Editor's Note: Postcript
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Once again, Mendel Beilis found himself at the mercy of events beyond his control. Most of the world was either embroiled in World War I or caught up in its aftermath, and Palestine did not prove to be the safe haven Beilis so desperately sought. In 1920, at the age of forty-six, Beilis emigrated to America and settled in New York City, where he lived until his death in 1934.

In New York, Beilis wrote his personal memoirs, The Story of My Sufferings, which were published in 1926 by Beilis himself. Originally composed in Yiddish but published in English, the original edition contains two articles written by Beilis’s first attorney, Arnold Margolin, in which he pays tribute to those Russian gentiles who valiantly assisted the effort to free Mendel Beilis. There is also a special memorium honoring Rabbi Jacob Mazeh for his extraordinary performance at the trial and his lifelong dedicated service to Russian Jewry. Also of interest at the end of the book is an “Honor List” of individuals and workers’ organizations that financed the publication of the book by paying thirty cents for each of twenty-three hundred copies.

This personal memoir provides posterity with a rare inside view of a martyr’s ordeal, but it by no means tells the whole story of the Beilis trial, either from the prosecution’s side or the defense’s. It does, however, form an invaluable addition to the large body of records and literature pertaining to this sensational trial. In addition to the actual stenographic record of the trial, which fills three immense volumes, the archival materials also contain a voluminous collection of articles that appeared in Russian and foreign newspapers. But the most remarkable body of correspondence concerning the Beilis trial was discovered after the Revolution of 1917 in the Czar’s secret papers.

It is here that the criminal complicity of the Czar and his officials is factually detailed. Goluboff, Tchaplinsky and Schtcheglovetoff were all conspirators who, with the full knowledge of the Czar, carried out their scheme to make an innocent Mendel Beilis the quintessential scapegoat. These incriminating papers reveal the extent of their involvement in the falsification of documents and testimony. There is included the original medical report, as well as the “altered” versions. Receipts were found for payments to Kossovsky, Zamyslovsky and others for “services” rendered. At the time of the verdict, however, the general public was totally unaware of the government’s treachery. Ironically, the verdict of acquittal actually allayed some of the criticism of the Czar, for it showed that the Russian justice system was still capable of freeing an innocent man.

Even after the trial, the governmental agitation did not cease. In an effort to repair the government’s image abroad, the Minister of Justice paid a member of the Duma named Zamyslovsky, an original organizer of the trial, seventy-five thousand  rubles to publish a work entitled, The Murder of Andrei Yustchinsky. Defending the Czar’s persecution of the Jews, he wrote, “The fanatic murder committed by the Jews in order to obtain Christian blood is not a legend even in the twentieth century; it is not a blood libel. It is a terrible reality, and many who doubted and hesitated about it became convinced after the Kiev trial.”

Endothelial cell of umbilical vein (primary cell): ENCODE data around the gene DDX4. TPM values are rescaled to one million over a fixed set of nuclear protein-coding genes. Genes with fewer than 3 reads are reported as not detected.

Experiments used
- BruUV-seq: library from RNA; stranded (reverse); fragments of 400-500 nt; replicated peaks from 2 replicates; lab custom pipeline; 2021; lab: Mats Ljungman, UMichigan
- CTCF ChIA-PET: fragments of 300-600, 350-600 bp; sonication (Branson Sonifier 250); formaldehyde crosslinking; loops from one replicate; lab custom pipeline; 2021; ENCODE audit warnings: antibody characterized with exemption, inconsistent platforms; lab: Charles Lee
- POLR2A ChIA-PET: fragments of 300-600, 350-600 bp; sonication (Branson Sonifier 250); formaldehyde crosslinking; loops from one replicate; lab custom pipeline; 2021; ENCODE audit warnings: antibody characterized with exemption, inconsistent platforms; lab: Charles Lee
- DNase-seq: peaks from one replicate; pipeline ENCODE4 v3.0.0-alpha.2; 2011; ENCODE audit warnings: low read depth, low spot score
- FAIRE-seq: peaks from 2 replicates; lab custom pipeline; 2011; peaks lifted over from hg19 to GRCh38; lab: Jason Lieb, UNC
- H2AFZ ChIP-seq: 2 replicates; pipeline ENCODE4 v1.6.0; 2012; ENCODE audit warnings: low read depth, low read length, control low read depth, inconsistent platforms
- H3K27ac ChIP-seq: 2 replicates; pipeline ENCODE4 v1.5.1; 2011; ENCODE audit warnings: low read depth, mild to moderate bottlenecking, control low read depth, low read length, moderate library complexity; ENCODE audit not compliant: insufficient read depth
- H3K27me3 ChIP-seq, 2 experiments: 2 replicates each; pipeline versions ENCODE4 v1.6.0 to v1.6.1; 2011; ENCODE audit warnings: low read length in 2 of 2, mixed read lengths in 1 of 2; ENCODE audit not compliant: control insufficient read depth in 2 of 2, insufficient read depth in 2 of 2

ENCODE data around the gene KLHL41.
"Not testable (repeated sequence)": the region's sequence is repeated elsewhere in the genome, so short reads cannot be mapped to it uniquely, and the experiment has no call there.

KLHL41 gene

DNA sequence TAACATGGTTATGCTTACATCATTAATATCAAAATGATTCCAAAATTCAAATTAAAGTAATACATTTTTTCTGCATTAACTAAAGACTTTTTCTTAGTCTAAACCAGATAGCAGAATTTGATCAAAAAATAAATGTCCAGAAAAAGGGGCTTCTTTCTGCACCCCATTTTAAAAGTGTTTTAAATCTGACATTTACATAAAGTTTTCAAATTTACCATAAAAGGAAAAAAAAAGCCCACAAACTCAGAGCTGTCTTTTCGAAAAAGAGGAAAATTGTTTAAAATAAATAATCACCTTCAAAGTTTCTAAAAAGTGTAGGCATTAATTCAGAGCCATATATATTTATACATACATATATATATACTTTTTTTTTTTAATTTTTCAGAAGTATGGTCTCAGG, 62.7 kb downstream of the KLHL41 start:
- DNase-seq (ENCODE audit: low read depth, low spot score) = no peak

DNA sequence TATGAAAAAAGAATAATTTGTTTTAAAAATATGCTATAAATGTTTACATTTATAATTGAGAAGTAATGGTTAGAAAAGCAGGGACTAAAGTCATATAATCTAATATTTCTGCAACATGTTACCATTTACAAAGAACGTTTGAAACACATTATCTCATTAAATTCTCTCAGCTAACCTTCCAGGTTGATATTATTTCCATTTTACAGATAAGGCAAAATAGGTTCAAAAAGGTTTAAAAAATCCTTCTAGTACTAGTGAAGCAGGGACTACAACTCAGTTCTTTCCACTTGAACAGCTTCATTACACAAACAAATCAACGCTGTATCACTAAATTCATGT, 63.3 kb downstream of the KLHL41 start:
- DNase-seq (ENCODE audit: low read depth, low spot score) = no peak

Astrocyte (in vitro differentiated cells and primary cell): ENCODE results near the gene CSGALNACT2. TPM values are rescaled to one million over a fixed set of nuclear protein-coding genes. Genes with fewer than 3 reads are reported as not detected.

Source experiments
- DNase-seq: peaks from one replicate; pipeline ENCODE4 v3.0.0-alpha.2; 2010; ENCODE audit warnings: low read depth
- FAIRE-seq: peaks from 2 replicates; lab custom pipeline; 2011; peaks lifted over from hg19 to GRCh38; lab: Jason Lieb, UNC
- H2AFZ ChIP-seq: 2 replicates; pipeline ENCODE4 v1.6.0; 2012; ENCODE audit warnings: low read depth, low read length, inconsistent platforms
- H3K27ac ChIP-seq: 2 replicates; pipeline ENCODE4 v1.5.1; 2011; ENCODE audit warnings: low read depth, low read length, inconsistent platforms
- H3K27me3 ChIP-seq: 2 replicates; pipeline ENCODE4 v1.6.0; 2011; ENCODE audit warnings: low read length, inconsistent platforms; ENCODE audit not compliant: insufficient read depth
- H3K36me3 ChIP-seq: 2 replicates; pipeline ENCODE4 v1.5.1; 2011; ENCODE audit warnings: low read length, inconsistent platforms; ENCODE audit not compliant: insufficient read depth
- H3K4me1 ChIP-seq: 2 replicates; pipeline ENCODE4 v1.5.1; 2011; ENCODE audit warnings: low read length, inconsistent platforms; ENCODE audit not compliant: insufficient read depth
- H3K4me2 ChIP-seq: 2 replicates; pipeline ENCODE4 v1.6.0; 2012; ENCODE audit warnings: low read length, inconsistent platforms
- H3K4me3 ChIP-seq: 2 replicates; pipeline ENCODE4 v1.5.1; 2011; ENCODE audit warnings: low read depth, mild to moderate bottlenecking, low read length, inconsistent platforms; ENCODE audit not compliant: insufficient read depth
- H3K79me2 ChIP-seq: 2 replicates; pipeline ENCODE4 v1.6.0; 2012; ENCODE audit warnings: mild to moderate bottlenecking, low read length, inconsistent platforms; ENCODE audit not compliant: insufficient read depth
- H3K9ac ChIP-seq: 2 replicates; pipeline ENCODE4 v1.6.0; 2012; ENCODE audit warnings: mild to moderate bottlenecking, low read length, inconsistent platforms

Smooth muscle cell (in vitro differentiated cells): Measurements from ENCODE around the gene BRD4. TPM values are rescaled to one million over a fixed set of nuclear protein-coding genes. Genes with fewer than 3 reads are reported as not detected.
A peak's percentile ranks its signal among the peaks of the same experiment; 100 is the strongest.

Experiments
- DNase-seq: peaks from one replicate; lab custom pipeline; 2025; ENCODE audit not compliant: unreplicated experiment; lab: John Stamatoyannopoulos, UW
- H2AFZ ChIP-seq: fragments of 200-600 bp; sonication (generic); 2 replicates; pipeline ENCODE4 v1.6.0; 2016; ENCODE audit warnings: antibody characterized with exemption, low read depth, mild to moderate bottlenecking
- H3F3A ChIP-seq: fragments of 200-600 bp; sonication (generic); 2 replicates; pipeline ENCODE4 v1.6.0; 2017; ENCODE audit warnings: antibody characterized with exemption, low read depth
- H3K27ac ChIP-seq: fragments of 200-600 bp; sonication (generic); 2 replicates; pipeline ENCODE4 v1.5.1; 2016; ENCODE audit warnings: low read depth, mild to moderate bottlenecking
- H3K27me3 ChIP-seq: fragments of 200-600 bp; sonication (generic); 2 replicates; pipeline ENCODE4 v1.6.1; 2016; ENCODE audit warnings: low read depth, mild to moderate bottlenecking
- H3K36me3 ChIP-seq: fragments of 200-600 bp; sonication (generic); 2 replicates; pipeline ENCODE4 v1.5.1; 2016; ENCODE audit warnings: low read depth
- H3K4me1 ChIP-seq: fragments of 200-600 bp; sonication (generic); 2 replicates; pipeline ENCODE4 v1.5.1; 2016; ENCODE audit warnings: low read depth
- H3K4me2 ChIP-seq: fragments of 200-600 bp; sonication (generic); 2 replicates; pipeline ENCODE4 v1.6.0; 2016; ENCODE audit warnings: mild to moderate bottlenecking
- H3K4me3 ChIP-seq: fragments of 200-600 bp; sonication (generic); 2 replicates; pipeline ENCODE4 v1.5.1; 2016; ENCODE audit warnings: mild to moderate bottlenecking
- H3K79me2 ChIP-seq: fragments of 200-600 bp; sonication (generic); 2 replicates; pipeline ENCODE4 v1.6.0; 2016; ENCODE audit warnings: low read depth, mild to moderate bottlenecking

After the Revolution  of 1917, the Provisional Russian Government immediately set about the task of prosecuting former Czarist ministers for crimes against the Russian people. The Beilis case was the first case submitted for investigation. In the summer of 1919, although the archives of the Czar had not yet been researched and the commission was only allowed to investigate illegal acts done in an official capacity, the Moscow Revolutionary Tribunal convicted Minister of Justice Shtchedlovitoff, Ministers of the Interior Makaroff and Maklakoff and Director of Police Bielezky. They were all executed. Zamislovsky and Shmakoff died in the interim. Prosecutor Viper had died awaiting trial following his indictment in 1919. Vera Tchebiriak was shot in Kiev in 1918.

While this new edition of Beilis’s memoirs will undoubtedly stimulate new interest in this dark chapter of history, it will hopefully also correct certain misconceptions about Beilis that may have arisen after the publication of Bernard Malamud’s The Fixer in 1966. The Fixer was a highly acclaimed work of fiction whose plot was contructed around a twentieth century Russian blood libel trial strongly reminiscent of the Beilis trial. The resemblance, however, ends there. Malamud’s Yakov Bok was never meant to be a representation of Mendel Beilis. Bok was an obscure little handyman fleeing from his heritage, while Beilis, manager of a huge factory, was not “a little man,” and he certainly was not fleeing from his heritage. In an era of rampant assimilation, even in the totally hostile, gentile environs of the factory where he lived and worked, he was conspicuous as “the Jew with the beard.” Throughout his memoirs, Beilis proudly and repeatedly portrays himself as a religious Jew. The first words he spoke at his trial were “I am a Jew.”

Mendel Beilis was an honorable man, a man of great courage and dignity. Even his accusers confessed that they could find no flaws in his character. His industriousness and integrity were beyond reproof; he had served loyally in the army of the Czar, and he had broken no laws, violated no rules. And above all, the faith and courage he displayed throughout his ordeal was truly remarkable. Had he at any time “confessed” or succumbed to his tormentors, the history of the Jews of Kiev, and perhaps of all Russia, would have contained an additional tragic chapter. Yet Mendel Beilis endured and, in the end, prevailed.

Shari Schwartz


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